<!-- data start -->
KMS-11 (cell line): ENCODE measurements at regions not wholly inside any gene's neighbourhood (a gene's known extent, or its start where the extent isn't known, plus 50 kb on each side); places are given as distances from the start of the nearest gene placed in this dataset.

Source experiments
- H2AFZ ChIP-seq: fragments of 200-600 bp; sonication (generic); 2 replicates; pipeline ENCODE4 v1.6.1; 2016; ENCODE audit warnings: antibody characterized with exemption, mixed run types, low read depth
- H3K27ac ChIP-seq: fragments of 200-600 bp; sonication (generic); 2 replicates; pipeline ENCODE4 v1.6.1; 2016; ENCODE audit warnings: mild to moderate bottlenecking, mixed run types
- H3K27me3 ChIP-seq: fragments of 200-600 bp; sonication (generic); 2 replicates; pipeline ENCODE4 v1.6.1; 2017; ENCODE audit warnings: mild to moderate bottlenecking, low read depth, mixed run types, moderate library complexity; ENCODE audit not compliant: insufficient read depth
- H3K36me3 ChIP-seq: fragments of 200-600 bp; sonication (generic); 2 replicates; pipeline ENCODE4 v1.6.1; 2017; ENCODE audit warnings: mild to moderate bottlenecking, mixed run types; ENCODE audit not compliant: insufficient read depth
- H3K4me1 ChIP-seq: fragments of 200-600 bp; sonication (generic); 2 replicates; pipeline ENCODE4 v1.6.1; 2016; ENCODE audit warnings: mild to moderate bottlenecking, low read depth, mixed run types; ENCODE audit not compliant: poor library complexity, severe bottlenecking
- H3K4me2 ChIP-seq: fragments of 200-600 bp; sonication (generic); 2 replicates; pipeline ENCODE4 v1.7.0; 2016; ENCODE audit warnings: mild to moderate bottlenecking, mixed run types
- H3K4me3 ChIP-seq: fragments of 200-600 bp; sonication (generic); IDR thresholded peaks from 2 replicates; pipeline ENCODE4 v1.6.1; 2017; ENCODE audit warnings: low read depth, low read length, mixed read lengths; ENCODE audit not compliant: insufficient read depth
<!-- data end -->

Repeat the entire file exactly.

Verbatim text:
KMS-11 (cell line): ENCODE measurements at regions not wholly inside any gene's neighbourhood (a gene's known extent, or its start where the extent isn't known, plus 50 kb on each side); places are given as distances from the start of the nearest gene placed in this dataset.

Source experiments
- H2AFZ ChIP-seq: fragments of 200-600 bp; sonication (generic); 2 replicates; pipeline ENCODE4 v1.6.1; 2016; ENCODE audit warnings: antibody characterized with exemption, mixed run types, low read depth
- H3K27ac ChIP-seq: fragments of 200-600 bp; sonication (generic); 2 replicates; pipeline ENCODE4 v1.6.1; 2016; ENCODE audit warnings: mild to moderate bottlenecking, mixed run types
- H3K27me3 ChIP-seq: fragments of 200-600 bp; sonication (generic); 2 replicates; pipeline ENCODE4 v1.6.1; 2017; ENCODE audit warnings: mild to moderate bottlenecking, low read depth, mixed run types, moderate library complexity; ENCODE audit not compliant: insufficient read depth
- H3K36me3 ChIP-seq: fragments of 200-600 bp; sonication (generic); 2 replicates; pipeline ENCODE4 v1.6.1; 2017; ENCODE audit warnings: mild to moderate bottlenecking, mixed run types; ENCODE audit not compliant: insufficient read depth
- H3K4me1 ChIP-seq: fragments of 200-600 bp; sonication (generic); 2 replicates; pipeline ENCODE4 v1.6.1; 2016; ENCODE audit warnings: mild to moderate bottlenecking, low read depth, mixed run types; ENCODE audit not compliant: poor library complexity, severe bottlenecking
- H3K4me2 ChIP-seq: fragments of 200-600 bp; sonication (generic); 2 replicates; pipeline ENCODE4 v1.7.0; 2016; ENCODE audit warnings: mild to moderate bottlenecking, mixed run types
- H3K4me3 ChIP-seq: fragments of 200-600 bp; sonication (generic); IDR thresholded peaks from 2 replicates; pipeline ENCODE4 v1.6.1; 2017; ENCODE audit warnings: low read depth, low read length, mixed read lengths; ENCODE audit not compliant: insufficient read depth